Australian PM urges Iraq to overturn decision on wheat ban
15 February, 2006
Australian Prime Minister John Howard urged his Iraqi counterpart on Tuesday to overturn a decision to suspend business dealings with Australia`s monopoly wheat exporter AWB Ltd.
The Iraqi Grain Board on Monday suspended business ties with the AWB pending the outcome of an Australian judicial inquiry into allegations the company paid kickbacks to Saddam Hussein`s regime under the U.N. oil-for-food scheme.
In a letter to Iraqi Prime Minister Ibrahim al-Jaafari, obtained by Reuters, Howard said the decision by the Iraq Grains Board was "particularly worrying" to Australia and would be felt by individual wheat farmers.
He urged Iraq to consider Australia`s close ties with Iraq, and Australia`s contribution to the war to oust Saddam and its military commitment to post-war Iraq, when considering the ban.
"I ask that you pay particular regard to the close and supportive nature of Australia`s relationship with Iraq, the long-standing trade relationship in wheat, and the repeated willingness of Australia to assist the people of Iraq in their courageous but difficult embrace of democracy," Howard wrote.
The suspension came as Iraq considers bids for a tender for 1 million tons of wheat, which the AWB is hoping to win against sharp competition with U.S. wheat, to begin to restore its fortunes on world markets.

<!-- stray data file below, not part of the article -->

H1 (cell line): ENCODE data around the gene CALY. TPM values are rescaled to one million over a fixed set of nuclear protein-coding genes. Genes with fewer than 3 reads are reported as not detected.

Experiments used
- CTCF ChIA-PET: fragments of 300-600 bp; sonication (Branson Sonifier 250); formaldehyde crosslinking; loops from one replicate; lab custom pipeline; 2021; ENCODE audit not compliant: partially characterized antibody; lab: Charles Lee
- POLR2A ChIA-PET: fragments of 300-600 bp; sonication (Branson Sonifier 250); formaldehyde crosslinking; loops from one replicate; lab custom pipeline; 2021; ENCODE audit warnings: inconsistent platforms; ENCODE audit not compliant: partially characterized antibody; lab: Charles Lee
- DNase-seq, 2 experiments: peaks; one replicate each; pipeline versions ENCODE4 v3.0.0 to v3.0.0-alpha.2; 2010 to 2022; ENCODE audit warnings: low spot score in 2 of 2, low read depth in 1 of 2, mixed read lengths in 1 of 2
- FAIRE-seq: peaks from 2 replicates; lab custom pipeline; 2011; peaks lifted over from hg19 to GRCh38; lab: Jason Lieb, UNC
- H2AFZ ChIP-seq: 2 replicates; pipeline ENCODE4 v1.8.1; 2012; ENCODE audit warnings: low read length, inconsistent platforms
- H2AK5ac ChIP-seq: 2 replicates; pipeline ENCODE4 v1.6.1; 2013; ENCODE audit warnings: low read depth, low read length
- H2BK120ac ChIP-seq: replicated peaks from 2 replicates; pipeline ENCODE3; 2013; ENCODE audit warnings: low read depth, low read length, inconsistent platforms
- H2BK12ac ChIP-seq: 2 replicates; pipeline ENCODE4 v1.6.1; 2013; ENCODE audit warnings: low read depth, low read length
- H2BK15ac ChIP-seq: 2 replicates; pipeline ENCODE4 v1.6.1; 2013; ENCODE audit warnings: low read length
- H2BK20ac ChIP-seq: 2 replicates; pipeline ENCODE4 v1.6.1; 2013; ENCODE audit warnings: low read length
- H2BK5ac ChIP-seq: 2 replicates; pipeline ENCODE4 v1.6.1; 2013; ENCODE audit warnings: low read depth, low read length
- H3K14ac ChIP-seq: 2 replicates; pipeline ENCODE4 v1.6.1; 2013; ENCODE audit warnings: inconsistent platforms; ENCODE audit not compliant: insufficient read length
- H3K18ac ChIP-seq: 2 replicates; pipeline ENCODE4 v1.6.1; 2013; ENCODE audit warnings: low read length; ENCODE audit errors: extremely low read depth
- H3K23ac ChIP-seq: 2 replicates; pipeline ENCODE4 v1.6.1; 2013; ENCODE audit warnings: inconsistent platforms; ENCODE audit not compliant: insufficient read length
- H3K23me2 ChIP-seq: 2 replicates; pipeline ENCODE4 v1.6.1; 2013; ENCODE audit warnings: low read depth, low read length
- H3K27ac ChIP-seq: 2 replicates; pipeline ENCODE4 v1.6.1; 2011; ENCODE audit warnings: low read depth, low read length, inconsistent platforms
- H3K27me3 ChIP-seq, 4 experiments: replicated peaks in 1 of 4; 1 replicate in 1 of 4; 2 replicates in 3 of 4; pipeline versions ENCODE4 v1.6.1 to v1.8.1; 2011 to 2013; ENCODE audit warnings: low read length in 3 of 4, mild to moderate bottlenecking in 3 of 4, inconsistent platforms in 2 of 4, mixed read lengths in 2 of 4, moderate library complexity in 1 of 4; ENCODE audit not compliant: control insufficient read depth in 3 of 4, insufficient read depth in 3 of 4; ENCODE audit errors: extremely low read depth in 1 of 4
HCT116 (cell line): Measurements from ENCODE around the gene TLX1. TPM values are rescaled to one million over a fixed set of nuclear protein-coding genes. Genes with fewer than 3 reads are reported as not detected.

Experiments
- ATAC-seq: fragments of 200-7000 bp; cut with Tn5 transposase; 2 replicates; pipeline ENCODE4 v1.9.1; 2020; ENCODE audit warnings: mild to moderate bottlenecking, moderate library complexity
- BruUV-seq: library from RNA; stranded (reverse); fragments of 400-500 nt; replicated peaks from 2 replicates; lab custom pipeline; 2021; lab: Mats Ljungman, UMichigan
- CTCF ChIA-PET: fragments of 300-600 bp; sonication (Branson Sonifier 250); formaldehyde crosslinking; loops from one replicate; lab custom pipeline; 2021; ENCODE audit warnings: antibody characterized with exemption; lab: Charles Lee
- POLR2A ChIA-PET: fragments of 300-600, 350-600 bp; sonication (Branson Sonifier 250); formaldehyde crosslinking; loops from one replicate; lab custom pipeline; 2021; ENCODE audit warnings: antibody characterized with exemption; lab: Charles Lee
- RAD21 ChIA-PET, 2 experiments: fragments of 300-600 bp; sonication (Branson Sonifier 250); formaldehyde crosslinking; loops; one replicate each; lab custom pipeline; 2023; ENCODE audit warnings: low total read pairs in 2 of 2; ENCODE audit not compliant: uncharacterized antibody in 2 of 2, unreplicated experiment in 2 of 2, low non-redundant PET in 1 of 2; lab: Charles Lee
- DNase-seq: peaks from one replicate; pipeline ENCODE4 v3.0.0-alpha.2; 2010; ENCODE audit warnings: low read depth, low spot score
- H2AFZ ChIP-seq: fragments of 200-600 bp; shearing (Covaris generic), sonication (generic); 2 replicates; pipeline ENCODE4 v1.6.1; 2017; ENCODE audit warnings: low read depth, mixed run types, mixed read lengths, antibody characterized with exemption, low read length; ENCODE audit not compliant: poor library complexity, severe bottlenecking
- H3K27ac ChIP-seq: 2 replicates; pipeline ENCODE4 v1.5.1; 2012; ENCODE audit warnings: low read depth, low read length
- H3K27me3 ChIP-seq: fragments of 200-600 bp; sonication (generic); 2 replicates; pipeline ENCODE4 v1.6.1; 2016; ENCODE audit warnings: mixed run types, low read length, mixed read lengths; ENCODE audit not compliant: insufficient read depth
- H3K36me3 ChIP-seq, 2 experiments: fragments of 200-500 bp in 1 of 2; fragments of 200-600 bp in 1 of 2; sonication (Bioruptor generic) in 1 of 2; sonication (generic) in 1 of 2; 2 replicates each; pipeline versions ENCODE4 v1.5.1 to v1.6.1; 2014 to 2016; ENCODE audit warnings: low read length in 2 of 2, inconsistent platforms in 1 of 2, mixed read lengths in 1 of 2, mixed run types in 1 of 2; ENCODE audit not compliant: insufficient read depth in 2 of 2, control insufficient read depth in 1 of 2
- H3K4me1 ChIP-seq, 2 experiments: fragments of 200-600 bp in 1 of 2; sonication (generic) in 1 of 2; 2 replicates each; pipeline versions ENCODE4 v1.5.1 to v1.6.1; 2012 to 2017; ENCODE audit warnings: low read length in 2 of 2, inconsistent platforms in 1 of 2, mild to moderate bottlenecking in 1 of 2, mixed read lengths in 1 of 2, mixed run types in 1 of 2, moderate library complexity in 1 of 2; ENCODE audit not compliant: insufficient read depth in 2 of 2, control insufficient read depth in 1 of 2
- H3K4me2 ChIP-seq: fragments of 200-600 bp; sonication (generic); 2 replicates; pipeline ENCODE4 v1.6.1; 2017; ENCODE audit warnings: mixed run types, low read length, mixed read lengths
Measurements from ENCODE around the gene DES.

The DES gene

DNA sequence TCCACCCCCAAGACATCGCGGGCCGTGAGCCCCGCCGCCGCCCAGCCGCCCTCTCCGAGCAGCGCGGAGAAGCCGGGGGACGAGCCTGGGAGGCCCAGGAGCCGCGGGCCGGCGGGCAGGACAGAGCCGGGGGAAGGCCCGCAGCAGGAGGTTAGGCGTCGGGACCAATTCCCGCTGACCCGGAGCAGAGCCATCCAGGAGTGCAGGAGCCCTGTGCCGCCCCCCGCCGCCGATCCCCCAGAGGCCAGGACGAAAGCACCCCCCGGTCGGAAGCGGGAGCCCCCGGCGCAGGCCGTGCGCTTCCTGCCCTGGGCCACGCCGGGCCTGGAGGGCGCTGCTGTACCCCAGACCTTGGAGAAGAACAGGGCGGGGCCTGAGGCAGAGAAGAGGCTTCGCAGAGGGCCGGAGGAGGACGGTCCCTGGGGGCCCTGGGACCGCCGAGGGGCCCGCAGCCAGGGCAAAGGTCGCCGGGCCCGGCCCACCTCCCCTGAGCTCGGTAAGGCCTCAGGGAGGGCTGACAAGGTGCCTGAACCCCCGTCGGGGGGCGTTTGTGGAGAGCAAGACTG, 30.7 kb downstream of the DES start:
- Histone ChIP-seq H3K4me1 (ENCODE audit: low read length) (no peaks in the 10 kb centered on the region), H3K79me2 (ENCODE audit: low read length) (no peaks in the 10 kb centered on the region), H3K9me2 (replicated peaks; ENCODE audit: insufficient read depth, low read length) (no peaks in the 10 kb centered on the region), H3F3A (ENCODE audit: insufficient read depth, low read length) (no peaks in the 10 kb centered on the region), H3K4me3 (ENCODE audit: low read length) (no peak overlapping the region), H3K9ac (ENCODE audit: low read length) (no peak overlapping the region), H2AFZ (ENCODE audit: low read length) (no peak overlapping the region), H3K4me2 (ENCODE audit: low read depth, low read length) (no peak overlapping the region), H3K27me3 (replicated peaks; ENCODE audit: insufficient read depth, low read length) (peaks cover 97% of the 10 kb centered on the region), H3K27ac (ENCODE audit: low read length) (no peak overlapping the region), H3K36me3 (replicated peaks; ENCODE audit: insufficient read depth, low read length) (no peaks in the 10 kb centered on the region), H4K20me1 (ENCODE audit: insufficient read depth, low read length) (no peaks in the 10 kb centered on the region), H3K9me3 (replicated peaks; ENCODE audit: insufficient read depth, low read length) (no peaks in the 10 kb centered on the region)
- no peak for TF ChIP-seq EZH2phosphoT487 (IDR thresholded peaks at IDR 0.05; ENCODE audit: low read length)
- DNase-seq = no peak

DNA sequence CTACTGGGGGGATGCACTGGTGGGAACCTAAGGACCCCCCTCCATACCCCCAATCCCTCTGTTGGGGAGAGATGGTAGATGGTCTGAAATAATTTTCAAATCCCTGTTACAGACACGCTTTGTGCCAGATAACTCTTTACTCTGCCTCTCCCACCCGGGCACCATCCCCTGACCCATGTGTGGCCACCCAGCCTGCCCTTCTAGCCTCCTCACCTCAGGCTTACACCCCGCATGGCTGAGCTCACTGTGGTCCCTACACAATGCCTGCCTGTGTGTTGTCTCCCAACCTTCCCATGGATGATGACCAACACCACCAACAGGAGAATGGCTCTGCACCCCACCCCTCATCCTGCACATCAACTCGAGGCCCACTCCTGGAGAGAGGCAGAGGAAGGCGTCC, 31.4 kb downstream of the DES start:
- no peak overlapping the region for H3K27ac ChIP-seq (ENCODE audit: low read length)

Australia, alongside the United States and Britain, was one of the first countries to commit forces to the war to oust Saddam and Australia currently has about 1,300 military personnel deployed in and around Iraq.
Howard said he would report to Iraq on the outcome of a judicial inquiry, which is examining whether the AWB broke any Australian laws in its dealings with oil-for-food deals. The inquiry is due to report by March 31.
A 2005 U.N. report accused the AWB, the main exporter of food to Iraq in the 1990s, of paying up to US$222 million to Saddam`s government under the program.
Australia has sold up to 2.5 million tons of wheat to Iraq in past years under the U.N. oil-for-food program, which allowed Iraq to export limited amounts of oil, as an exception to trade sanctions, to pay for imports of food.
This formed up to 15 percent of Australia`s total annual wheat exports of around 16 million tons. A bumper new harvest of 25 million tons is now in silos, waiting for export.
The Australian government is also reviewing the AWB`s wheat marketing monopoly and Howard has called a meeting for Wednesday with AWB executive chairman Brendan Stewart to discuss the arrangements, and Iraq`s suspension.
The monopoly is strongly opposed by the United States wheat industry on the grounds it is unfair. The unsubsidized Australian industry says it needs the monopoly to compete with subsidized U.S. wheat on world markets.